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14 November 2007 - Media release

Fight against counterfeit medical products the focus of conference in Indonesia.

ASEAN, China, WHO and INTERPOL join forces for first time.


JAKARTA, Indonesia – The first conference co-organized by ASEAN, Indonesian authorities, the World Health Organization and INTERPOL to tackle pharmaceutical counterfeiting in Southeast Asia and China opened today with a call for greater global co-operation to fight this growing crime, which experts say endangers public health and feeds organized crime.

'The health sector alone cannot successfully combat counterfeiters; this combat requires effective collaboration among all those concerned,' said Dr Valerio Reggi, a senior official in WHO’s Department of Health Technology and Pharmaceuticals whose office serves as the secretariat for the International Medical Products Anti-Counterfeiting Taskforce (IMPACT).

'Our shared mission is to stop the manufacture and trade of counterfeit medical products and contribute to make medicines of assured quality accessible to all those who need them. It is possible – if we act together.'

Drug counterfeiting has grown in ASEAN countries and China, which are emerging as major centres for the production, distribution and sale of fake medicines. WHO estimates that as many as 30 per cent of medicines sold in some areas of Southeast Asia are counterfeit.

The ASEAN-China Conference on Combating Counterfeit Medical Products brings together for the first time representatives from drug regulatory authorities, police, customs, pharmaceutical manufacturers and wholesalers, and health professionals from the 10 member states of the Association of Southeast Asian Nations (ASEAN) plus China.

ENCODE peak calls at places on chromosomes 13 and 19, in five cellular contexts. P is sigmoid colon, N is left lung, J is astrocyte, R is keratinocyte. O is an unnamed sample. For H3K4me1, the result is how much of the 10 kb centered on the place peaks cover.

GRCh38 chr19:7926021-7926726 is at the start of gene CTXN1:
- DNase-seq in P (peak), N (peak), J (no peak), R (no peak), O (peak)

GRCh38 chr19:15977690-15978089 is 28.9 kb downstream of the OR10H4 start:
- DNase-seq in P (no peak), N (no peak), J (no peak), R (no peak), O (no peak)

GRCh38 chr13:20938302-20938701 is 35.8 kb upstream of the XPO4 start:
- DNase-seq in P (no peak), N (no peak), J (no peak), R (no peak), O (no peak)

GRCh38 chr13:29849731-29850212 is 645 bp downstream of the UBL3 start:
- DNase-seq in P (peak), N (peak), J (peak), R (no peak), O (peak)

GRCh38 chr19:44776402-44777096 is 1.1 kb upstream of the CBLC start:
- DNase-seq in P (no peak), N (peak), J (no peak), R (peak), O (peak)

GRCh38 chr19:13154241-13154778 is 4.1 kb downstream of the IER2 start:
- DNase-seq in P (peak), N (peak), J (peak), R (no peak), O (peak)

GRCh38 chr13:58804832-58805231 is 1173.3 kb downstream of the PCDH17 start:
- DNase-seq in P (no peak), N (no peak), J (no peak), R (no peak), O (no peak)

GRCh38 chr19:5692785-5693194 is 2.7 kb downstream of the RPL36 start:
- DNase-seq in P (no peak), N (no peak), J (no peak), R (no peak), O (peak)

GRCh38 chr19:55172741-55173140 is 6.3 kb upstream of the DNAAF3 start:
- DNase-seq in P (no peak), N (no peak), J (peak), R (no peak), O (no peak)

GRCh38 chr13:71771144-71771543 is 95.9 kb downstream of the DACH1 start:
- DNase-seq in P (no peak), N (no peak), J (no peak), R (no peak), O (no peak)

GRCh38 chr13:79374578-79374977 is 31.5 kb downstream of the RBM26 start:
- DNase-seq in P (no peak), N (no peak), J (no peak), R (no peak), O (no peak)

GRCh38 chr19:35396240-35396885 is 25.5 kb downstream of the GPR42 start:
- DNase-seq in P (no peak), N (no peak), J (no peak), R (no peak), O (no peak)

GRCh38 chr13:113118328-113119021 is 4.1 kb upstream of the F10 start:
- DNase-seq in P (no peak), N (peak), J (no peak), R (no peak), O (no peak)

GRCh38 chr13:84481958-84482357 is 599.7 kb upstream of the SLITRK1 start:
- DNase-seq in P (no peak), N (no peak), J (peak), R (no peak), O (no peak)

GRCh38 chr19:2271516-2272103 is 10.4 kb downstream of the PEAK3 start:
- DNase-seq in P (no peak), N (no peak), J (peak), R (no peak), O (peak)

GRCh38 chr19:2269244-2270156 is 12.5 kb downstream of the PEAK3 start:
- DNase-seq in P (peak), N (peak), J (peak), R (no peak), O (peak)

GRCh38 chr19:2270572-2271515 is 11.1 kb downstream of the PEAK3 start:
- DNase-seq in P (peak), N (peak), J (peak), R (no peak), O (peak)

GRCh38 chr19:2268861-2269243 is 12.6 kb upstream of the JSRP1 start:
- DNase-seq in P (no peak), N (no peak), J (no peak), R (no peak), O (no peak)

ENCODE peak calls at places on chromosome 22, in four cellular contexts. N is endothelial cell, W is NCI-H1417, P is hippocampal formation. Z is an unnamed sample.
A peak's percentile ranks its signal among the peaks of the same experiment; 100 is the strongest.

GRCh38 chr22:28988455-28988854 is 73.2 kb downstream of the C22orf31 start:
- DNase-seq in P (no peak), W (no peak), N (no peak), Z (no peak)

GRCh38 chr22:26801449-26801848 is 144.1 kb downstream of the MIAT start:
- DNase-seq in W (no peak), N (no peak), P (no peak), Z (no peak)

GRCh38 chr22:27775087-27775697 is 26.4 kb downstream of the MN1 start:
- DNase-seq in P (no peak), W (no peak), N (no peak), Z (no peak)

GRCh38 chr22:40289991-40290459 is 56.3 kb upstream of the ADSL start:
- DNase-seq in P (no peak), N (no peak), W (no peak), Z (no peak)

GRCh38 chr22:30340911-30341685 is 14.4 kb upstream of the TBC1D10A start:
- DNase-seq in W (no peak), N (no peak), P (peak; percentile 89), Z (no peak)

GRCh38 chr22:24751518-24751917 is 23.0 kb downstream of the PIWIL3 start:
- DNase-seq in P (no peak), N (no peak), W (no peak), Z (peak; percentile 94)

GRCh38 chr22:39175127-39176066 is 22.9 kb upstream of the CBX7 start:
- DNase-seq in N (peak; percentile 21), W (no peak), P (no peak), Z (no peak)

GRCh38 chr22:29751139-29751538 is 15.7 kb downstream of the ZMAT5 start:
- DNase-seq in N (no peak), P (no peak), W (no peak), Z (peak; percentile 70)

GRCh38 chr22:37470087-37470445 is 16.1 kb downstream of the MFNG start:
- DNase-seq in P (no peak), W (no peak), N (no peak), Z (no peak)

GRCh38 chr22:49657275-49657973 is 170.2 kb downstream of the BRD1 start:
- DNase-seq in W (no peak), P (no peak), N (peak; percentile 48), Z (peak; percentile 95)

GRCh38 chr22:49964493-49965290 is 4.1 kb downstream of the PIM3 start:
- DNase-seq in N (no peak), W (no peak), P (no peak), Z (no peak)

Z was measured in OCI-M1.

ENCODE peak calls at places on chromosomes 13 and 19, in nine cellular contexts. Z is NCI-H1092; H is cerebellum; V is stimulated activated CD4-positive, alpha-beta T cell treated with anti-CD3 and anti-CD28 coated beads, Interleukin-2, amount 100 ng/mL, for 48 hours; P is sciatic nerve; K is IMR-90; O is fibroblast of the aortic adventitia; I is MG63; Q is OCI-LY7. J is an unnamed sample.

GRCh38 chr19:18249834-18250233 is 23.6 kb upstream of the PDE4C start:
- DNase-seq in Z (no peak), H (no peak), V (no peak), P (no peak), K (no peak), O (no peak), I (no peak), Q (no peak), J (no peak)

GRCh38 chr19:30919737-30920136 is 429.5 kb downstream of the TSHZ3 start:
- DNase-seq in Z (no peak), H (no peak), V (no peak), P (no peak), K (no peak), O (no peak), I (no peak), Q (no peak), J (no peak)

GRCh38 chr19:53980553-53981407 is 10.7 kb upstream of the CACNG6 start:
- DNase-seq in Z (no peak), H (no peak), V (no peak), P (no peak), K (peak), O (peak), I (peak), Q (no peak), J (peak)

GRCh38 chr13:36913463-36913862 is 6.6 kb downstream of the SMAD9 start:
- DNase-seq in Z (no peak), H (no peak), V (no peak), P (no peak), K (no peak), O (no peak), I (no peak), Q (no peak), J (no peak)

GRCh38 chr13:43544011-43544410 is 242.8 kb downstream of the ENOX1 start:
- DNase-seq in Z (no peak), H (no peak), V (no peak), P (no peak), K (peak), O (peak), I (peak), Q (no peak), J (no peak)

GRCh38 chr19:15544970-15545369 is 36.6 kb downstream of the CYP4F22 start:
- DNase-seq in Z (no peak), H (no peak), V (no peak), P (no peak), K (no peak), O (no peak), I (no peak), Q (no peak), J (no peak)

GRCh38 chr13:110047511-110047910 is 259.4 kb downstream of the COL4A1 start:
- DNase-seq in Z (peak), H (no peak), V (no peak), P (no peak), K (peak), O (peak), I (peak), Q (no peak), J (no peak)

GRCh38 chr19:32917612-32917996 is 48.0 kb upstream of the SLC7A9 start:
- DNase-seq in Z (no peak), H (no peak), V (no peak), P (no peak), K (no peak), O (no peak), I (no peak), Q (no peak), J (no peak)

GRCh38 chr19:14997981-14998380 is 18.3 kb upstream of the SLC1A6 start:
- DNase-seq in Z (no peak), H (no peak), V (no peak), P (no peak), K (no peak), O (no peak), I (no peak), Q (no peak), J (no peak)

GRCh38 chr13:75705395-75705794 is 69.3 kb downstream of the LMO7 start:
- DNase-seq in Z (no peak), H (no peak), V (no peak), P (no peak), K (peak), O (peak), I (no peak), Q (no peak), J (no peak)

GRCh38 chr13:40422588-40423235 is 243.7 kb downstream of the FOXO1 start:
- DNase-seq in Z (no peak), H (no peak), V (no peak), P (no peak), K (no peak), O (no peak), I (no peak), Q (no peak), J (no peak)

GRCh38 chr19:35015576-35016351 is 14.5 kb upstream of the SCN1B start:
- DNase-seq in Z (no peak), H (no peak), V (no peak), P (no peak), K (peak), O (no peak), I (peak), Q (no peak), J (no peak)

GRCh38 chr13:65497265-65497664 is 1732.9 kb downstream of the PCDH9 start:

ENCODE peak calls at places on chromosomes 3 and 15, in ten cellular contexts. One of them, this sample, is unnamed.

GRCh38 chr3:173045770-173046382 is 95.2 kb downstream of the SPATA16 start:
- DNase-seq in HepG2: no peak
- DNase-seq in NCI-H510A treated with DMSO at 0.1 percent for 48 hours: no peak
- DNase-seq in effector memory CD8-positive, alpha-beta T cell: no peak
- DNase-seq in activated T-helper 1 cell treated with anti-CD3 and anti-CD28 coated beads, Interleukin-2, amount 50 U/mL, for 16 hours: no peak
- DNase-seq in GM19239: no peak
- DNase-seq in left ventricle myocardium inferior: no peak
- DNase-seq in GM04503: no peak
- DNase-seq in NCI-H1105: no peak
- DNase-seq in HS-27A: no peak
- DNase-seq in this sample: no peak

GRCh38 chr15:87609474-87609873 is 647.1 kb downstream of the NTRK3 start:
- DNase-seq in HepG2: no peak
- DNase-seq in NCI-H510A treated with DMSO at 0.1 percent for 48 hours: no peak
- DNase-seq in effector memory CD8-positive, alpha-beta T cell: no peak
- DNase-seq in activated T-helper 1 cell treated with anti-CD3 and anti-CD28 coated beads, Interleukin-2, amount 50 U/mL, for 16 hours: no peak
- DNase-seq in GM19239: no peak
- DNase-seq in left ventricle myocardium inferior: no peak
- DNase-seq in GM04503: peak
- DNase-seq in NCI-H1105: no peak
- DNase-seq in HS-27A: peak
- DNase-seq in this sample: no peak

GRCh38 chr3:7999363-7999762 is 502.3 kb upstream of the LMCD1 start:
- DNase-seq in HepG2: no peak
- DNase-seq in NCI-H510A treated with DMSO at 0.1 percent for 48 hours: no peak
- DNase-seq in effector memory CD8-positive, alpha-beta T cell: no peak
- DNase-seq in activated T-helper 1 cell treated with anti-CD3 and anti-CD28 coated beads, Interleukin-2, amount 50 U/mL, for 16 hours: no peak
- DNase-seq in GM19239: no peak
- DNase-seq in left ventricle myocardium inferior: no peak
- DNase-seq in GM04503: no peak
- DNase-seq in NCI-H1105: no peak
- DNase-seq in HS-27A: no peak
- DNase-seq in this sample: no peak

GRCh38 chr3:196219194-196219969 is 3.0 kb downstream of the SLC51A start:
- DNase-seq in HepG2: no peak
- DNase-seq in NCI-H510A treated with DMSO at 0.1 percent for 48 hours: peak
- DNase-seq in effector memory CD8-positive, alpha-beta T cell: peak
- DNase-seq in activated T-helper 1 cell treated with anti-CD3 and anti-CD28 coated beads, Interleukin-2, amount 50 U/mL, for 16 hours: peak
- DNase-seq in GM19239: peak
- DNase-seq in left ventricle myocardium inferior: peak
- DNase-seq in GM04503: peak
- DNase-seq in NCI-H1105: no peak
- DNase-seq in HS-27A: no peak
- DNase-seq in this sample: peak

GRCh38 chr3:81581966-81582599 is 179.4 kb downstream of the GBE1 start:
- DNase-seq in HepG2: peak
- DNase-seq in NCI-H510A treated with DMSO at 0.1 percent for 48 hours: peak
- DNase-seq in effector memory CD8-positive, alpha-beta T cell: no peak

The conference is being held under the auspices of IMPACT, an initiative spearheaded by WHO which comprises 193 WHO member states, 10 international organizations, including INTERPOL, associations representing pharmaceutical manufacturers and wholesalers, health professionals and other non-governmental organizations.

WHO and INTERPOL are strengthening their co-operation to fight pharmaceutical crime in the region by working to enhance co-ordination among stakeholders, involve ASEAN member states and China in international initiatives, identify actions to be taken at the regional level, and develop a mechanism for reporting incidents to INTERPOL and WHO.

Aline Plançon, specialised officer in INTERPOL’s Intellectual Property Crime unit and co-chair of IMPACT’s enforcement sub-committee, said INTERPOL was uniquely placed to assist national efforts to dismantle the criminal networks behind pharmaceutical counterfeiting.

With the support of WHO, INTERPOL led a group of international scientific experts who produced an intelligence assessment on counterfeit anti-malarial medicines which resulted in the arrest of several transnational organized criminals in China and Myanmar, seizure of hundreds of thousands of counterfeit products and break-up of the criminal network involved, in an operation codenamed Jupiter-Southeast Asia.

'Operation Jupiter-Southeast Asia illustrated how a regional counterfeit medicine problem can be addressed by INTERPOL thanks to input from the public health sector and how it provides a model for the way forward. It also proves that if stakeholders from different disciplines pool data, expertise and resources, it is possible to target the activities of transnational organized criminals and achieve measurable success against them,' Plançon said.

The head of Indonesia’s National Agency of Drug and Food Control, Dr Husniah Rubiana Thamrin Akib, also emphasised the importance of a strong partnership between public health and law enforcement.

A joint investigation between the agency and the Indonesia National Police uncovered a warehouse filled with boxes of medicines worth more than US$2.7 million. Tests confirmed that two in three medicines were counterfeit and almost a quarter had been imported illegally.

'Pharmaceutical counterfeiting is a global menace. It threatens not just livelihoods and company profits, but also critically threatens lives as well,' Dr Akib said.